On Dec. 26, 2004, the worst thing imaginable happened to Sonali Deraniyagala. On vacation in Sri Lanka with her husband, their two sons and her parents, she and her family, like countless others, were swept up in the Pacific tsunami. Deraniyagala’s entire family perished. She survived.
Wave is about the all-encompassing grief that dominated Deraniyagala’s sense of self in the months and years after the loss. “Each night I hoped to die from my frenzied terror of drinking,” she writes of a time months later, because “I knew I had to wake up the next morning and relearn the truth all over again.” Deraniyagala, an economics professor at the University of London and research scholar at Columbia University, writes sentences so stripped down they seem practically flayed. In their declarative tone, they reveal the barely controlled emotion she still feels, even after years of distance. To waste words on sentimentality or too much description would be to capitulate to something larger and darker.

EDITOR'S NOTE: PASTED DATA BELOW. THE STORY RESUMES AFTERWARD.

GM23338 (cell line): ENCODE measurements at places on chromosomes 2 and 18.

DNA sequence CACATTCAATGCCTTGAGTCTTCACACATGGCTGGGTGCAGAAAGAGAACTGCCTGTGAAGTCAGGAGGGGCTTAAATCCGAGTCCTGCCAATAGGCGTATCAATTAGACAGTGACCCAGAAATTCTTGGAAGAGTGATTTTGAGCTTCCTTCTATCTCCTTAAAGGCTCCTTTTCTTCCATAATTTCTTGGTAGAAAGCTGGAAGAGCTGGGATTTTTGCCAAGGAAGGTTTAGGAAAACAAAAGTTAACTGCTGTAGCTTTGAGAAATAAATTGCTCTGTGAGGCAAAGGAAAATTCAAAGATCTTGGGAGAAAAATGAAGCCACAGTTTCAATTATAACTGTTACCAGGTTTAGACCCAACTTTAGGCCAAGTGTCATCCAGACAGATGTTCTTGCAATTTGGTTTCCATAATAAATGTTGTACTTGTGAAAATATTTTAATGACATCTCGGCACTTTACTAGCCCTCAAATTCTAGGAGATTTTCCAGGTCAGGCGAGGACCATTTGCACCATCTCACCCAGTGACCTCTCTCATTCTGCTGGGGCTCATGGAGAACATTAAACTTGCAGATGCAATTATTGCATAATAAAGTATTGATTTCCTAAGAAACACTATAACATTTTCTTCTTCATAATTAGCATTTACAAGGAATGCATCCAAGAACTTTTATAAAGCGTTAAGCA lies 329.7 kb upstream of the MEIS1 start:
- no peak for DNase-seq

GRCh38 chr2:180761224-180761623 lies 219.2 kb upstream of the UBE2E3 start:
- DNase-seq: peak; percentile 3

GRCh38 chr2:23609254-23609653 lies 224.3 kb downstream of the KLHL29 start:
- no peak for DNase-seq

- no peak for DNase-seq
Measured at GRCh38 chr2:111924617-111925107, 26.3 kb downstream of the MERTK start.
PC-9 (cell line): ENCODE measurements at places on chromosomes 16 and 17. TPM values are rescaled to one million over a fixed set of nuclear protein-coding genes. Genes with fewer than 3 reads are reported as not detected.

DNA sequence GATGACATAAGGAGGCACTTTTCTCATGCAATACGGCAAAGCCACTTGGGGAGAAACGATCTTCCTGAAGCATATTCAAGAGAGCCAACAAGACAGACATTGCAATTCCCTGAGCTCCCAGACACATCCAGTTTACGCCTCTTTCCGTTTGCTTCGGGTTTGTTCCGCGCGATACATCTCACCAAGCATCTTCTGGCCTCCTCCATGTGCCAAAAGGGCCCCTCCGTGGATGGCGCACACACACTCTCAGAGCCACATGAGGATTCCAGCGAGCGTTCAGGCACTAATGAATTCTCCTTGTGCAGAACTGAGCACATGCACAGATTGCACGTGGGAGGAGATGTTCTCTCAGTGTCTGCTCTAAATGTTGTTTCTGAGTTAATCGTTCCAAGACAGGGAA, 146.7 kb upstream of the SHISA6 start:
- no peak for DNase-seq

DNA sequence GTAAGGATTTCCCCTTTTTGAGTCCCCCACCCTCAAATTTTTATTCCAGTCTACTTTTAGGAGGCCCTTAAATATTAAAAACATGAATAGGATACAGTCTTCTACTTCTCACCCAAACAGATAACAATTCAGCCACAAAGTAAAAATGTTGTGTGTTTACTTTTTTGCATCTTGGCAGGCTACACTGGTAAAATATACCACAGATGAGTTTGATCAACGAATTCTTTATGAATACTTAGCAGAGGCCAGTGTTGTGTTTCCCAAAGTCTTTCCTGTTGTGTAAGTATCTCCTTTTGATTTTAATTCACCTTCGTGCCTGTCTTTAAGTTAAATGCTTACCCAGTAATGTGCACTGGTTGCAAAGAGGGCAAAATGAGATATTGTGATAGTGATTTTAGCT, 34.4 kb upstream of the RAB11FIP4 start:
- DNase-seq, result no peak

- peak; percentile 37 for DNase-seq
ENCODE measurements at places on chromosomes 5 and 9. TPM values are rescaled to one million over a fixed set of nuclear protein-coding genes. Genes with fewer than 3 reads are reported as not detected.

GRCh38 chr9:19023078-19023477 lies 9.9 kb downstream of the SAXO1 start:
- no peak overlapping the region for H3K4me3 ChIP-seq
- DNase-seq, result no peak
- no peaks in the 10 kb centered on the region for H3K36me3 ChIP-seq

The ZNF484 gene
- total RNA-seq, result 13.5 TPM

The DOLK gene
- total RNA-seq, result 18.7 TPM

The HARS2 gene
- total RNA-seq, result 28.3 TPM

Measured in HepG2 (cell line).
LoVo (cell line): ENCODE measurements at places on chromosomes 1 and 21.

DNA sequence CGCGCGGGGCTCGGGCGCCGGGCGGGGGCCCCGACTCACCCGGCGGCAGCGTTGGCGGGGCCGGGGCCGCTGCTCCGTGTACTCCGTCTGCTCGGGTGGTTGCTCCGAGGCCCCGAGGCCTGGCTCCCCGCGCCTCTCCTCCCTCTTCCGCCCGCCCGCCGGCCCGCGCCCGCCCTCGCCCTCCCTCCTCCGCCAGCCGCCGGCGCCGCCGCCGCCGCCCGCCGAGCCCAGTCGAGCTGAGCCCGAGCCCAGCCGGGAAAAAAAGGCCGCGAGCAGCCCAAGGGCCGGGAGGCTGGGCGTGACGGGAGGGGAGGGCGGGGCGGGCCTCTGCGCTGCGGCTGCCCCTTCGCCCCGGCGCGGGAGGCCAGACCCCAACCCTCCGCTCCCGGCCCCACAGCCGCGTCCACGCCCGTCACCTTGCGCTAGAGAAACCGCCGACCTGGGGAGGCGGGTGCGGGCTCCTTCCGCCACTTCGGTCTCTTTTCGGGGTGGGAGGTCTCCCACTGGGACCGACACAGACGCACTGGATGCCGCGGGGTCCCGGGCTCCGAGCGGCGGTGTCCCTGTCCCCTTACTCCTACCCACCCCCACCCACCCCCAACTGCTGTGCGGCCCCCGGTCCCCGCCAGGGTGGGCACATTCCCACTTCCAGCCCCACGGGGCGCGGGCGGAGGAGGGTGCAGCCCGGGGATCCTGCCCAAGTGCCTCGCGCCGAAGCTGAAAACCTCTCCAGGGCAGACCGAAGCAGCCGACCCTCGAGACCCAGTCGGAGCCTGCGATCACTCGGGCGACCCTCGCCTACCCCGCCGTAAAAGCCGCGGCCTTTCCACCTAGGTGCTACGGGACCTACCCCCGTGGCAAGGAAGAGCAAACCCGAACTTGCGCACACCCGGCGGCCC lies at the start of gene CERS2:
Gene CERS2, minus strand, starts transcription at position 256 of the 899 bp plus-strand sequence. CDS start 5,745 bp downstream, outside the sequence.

And yet, despite the emotional devastation Wave describes, this is not a grim and unrelentingly depressing book. Memories of mundane activities like making pancakes or Friday night dates are rendered with tenderness, while a scene where she describes meeting new friends clueless about her tragedy have the power of an unopened Pandora’s box. Can she keep the slate blank? Can she carry on, despite the fathoms-deep grief?
The answer is yes. But what makes Wave so remarkable is how Deraniyagala accepts her feelings of guilt and realizes she can move forward only by keeping her lost loved ones even closer to her heart and mind. That she can find slivers of hope is a testament to the resilient spirit within us all, and to the fact that we can draw hope from the worst darkness.
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